U.S. drugmaker Novum Pharma has come under criticism for raising the cost of a skin ointment commonly used to treat acne to $10,000 a tube.
Forget about that college education fund.
What’s more, the label on the ointment in question, Aloquin, says it is “possibly effective,” meaning there’s just limited clinical evidence that it’s safe and works as intended, according to a report in The Financial Times.
The ointment cost about $240 as recently as last year and has increased by nearly 3,900 percent since Novum bought the drug from its previous owner, Primus Pharmaceuticals, in May 2015, the Financial Times says.
It notes that the key active ingredients in Aloquin, the antibiotic iodoquinol and an extract from the aloe vera plant, are relatively inexpensive: $30 for a tube of generic iodoquinol and a few dollars for aloe vera cream.
Health plans cover a bulk of the costs for Aloquin, a prescription-only ointment. Patients make either a copay or can get a coupon from Novum that cuts their cost to zero or $35 for cash-paying customers, with the rest passed onto the health plan, according to the company’s website.
A company spokesman told the Financial Times that Novum would take revenue generated by raising the price and invest it in programs that make the medicine accessible to more patients.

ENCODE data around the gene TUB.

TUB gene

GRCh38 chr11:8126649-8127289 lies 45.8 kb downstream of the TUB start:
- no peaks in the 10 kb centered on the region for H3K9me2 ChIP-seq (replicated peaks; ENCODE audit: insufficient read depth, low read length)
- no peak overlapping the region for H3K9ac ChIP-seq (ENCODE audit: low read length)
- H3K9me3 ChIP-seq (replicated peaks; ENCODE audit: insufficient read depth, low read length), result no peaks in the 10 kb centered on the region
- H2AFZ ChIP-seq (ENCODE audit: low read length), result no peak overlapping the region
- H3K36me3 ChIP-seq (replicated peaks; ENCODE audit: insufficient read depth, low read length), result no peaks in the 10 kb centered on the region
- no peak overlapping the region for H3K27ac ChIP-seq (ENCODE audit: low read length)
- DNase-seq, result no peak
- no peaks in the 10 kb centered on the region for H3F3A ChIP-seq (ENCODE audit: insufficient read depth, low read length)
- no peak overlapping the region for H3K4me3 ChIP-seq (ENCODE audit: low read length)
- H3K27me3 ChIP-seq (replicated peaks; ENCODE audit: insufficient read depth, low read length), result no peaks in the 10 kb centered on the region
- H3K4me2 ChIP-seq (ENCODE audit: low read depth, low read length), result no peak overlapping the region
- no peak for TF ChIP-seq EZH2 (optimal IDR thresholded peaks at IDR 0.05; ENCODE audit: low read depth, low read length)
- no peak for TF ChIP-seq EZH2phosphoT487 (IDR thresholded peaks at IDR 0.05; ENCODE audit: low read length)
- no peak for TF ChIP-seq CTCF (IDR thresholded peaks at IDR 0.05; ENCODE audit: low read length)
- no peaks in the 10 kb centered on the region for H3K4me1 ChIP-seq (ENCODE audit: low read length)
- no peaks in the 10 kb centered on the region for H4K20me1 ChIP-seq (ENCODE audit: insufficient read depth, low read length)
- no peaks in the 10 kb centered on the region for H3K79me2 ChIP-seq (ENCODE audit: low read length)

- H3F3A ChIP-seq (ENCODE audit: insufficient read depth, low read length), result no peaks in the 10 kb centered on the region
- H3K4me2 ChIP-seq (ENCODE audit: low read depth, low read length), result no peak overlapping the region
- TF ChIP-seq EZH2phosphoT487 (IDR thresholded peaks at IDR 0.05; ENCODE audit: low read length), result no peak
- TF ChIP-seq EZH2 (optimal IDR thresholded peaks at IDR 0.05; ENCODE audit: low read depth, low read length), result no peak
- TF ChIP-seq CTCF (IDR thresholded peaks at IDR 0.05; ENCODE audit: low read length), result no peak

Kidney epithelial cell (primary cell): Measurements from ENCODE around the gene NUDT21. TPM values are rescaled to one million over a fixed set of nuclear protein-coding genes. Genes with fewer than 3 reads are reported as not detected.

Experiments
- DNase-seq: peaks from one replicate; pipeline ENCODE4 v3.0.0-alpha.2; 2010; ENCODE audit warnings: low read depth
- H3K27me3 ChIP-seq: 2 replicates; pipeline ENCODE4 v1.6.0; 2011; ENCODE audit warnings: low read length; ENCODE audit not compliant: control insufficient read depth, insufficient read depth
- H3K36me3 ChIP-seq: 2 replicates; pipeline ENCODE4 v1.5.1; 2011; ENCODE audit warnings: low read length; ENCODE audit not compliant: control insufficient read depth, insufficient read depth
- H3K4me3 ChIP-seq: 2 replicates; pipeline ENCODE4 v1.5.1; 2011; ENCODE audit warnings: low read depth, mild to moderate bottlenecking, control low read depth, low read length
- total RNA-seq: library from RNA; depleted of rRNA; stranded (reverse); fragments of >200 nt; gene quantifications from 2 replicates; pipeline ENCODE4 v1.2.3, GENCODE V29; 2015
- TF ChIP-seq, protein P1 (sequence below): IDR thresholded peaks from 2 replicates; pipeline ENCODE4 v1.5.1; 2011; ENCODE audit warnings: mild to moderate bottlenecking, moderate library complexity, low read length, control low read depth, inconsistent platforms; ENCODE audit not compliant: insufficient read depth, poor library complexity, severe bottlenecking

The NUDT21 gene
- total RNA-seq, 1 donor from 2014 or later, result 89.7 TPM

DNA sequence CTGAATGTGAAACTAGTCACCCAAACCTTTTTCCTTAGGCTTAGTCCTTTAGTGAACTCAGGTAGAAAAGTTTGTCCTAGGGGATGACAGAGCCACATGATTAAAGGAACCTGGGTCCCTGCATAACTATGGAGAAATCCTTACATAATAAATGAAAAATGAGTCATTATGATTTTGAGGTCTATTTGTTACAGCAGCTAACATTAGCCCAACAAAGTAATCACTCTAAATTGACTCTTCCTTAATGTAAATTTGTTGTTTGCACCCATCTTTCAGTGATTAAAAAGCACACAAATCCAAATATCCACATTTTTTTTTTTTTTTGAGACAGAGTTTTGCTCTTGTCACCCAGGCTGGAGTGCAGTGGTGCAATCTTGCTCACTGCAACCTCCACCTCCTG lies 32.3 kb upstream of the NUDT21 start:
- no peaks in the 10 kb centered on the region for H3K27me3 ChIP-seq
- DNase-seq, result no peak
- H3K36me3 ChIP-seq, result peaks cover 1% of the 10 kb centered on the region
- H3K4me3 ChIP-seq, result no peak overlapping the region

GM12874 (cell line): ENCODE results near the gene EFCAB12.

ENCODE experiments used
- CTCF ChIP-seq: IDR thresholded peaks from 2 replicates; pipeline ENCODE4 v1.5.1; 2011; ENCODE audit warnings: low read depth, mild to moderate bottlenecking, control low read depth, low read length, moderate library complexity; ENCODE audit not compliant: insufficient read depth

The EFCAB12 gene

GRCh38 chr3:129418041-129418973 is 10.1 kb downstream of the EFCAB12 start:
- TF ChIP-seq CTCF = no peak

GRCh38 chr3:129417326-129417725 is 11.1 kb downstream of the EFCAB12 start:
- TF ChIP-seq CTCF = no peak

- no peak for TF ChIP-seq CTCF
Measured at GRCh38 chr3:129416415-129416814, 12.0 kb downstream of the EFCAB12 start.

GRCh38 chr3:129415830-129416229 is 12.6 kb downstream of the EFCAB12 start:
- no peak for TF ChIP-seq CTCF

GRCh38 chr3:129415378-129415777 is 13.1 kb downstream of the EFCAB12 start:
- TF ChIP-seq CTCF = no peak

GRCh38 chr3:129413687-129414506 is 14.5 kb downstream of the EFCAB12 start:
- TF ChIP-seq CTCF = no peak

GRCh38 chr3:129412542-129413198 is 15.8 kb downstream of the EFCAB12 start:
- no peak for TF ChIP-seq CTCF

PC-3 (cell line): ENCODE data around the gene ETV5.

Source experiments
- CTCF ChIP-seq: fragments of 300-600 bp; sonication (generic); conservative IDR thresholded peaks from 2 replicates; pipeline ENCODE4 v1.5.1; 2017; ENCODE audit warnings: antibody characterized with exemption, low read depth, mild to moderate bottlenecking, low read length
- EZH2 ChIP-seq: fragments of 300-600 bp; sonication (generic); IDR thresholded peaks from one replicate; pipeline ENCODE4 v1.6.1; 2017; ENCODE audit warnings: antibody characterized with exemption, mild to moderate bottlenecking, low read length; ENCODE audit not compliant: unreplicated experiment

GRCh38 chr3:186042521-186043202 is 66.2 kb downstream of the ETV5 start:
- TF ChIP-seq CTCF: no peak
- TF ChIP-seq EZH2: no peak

But the disclosure fueled anger over “price gouging” by drugmakers.
Just yesterday, Mylan CEO Heather Bresch defended her company’s 500 percent price increase for its allergy drug EpiPen, a move that drew withering criticism from members of Congress when it was disclosed. Bresch’s testimony before the House Oversight and Government Reform Committee got a chilly reception.
The topic has also made its way into the presidential campaign.
Novum Pharma and Mylan aren’t alone in raising drug prices. DRX, a provider of healthcare price-comparison software, did a survey recently of about 3,000 brand-name prescription drugs and found that prices more than doubled for 60 and at least quadrupled for 20 since December 2014. Research in the Journal of the American Medical Association, cited by The Guardian, found that the prices of more than 400 generic drugs rose by more than 1,000 percent between 2008 and 2015.
The Twittersphere was aghast at the latest revelations about Aloquin: